Both extensions require a 32-bit target, although the target may be a remote target and can be either a user mode or kernel mode target. For kernel targets, the symbol loading support will apply to modules in the kernel mode loaded module list primarily. Virtual symbols are automatically unloaded whenever you reload symbols (such as with the “.reload” command), so you may find yourself needing to re-apply the custom symbols more than once in a session. Additionally, due to a bug / limitation in how DbgHelp and DbgEng manage virtual symbols, the process of creating virtual symbols unfortunately gets exponentially slower relative to how many virtual symbols are currently in existance. As a result, creating more than a couple thousand virtual symbols may take a while.
The last group of extensions that I am going to cover in the first installment of this series is the kernel object support extension group. These extensions are intended to complement the built-in support (such as !handle or !token) for querying kernel objects by allowing access to things that are otherwise not easily queryable from the debugger. Although the information available from the built-in debugger support is usually sufficient, in special cases you may need additional information (such as security descriptor information). Most of these extensions require a live 32-bit target on the local computer to operate correctly.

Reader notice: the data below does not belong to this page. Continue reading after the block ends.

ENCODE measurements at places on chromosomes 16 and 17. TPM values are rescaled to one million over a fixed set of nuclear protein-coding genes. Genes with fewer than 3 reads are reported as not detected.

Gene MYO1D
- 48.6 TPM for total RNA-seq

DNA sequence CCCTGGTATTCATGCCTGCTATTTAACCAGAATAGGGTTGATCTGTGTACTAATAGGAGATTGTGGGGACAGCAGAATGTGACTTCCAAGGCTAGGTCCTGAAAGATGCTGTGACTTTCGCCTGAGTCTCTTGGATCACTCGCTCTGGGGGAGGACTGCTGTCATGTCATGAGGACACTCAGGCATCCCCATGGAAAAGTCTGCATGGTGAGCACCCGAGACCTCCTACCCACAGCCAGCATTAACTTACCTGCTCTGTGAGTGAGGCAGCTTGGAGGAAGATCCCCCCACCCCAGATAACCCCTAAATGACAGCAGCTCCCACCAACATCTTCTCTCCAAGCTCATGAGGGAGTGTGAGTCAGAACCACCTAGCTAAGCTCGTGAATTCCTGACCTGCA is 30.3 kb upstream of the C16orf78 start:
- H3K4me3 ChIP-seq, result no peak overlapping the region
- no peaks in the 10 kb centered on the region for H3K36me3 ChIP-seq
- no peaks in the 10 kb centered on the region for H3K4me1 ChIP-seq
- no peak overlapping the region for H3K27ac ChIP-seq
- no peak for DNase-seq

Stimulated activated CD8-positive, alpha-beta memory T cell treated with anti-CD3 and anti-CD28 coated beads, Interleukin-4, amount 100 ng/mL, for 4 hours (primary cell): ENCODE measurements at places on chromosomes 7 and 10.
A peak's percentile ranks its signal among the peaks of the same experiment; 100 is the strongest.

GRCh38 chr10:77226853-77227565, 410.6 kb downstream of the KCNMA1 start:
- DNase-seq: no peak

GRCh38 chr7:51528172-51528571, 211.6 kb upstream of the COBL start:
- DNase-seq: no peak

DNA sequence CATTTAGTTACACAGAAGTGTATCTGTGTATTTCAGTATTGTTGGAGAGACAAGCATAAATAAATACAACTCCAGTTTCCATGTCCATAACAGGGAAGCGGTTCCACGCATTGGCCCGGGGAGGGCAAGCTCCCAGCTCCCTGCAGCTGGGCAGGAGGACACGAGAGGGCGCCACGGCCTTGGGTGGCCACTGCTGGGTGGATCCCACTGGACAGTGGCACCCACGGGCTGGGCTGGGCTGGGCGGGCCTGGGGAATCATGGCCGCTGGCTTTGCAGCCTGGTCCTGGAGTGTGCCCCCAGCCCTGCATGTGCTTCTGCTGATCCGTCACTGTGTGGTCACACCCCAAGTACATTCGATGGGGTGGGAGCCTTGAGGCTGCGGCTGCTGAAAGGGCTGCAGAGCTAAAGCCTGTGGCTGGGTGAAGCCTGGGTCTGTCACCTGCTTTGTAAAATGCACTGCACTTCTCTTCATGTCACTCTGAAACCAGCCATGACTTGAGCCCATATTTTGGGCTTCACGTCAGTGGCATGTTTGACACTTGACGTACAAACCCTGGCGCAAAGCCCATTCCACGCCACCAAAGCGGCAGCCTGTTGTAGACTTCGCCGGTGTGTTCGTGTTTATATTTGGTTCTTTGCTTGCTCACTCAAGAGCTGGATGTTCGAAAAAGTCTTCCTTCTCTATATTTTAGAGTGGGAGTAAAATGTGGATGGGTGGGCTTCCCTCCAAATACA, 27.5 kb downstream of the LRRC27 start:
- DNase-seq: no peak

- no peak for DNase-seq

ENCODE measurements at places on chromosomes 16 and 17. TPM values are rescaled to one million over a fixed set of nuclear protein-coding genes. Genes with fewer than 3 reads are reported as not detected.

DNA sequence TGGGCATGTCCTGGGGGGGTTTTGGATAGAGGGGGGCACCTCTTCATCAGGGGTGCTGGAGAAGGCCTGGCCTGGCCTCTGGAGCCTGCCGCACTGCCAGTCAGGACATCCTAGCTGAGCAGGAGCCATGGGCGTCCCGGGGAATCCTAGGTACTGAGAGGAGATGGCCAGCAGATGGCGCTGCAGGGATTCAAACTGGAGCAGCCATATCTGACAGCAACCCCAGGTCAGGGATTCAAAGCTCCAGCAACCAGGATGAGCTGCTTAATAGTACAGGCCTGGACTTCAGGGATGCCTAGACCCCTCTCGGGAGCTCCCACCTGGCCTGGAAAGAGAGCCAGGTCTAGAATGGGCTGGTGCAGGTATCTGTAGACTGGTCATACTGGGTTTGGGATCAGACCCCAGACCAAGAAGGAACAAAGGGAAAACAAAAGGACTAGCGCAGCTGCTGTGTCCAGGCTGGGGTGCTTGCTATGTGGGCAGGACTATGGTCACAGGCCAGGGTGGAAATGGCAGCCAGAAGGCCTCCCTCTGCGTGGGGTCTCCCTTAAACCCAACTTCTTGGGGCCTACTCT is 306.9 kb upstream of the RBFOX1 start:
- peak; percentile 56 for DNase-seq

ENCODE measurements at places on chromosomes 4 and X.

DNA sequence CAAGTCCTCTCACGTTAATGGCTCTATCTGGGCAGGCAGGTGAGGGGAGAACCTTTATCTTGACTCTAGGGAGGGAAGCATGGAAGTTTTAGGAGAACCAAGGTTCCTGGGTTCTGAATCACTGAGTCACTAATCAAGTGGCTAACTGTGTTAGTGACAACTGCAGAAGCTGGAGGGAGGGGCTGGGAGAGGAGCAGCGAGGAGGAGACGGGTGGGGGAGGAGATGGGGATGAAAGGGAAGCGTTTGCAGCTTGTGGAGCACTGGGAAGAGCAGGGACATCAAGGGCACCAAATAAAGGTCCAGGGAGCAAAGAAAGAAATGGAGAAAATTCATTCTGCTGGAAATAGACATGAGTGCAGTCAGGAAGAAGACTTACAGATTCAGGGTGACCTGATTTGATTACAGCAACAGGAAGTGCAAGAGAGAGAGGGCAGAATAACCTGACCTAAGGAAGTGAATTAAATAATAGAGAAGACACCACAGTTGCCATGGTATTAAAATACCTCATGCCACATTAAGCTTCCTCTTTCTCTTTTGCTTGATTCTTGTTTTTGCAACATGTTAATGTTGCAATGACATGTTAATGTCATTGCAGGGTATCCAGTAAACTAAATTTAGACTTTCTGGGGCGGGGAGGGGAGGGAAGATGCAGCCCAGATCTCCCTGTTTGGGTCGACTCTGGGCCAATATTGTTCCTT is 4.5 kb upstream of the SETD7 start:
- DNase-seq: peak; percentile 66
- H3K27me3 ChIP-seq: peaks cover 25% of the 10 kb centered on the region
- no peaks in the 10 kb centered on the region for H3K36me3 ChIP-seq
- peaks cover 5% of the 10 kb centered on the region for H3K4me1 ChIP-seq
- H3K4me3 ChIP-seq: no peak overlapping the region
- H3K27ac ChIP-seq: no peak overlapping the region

The !objname extension takes an object handle relative to the handle space of the debuggee and returns the full name for it. This is similar to the built-in !handle extension, except that it works on all kernel object types (unlike !handle, which does not work on some object types, such as file object handles).
!tokeninfo will allow you to inspect some additional information about an access token object, beyond that which the built-in !token extension makes available to you (either given a token handle, or by operating on the primary or impersonation token that is effective for the currently active thread). The most useful pieces of information available from this extension are the TokenId (uniquely identifying a token object throughout the system) and the ModifiedId (which increments whenever a tokens attributes are altered in any way).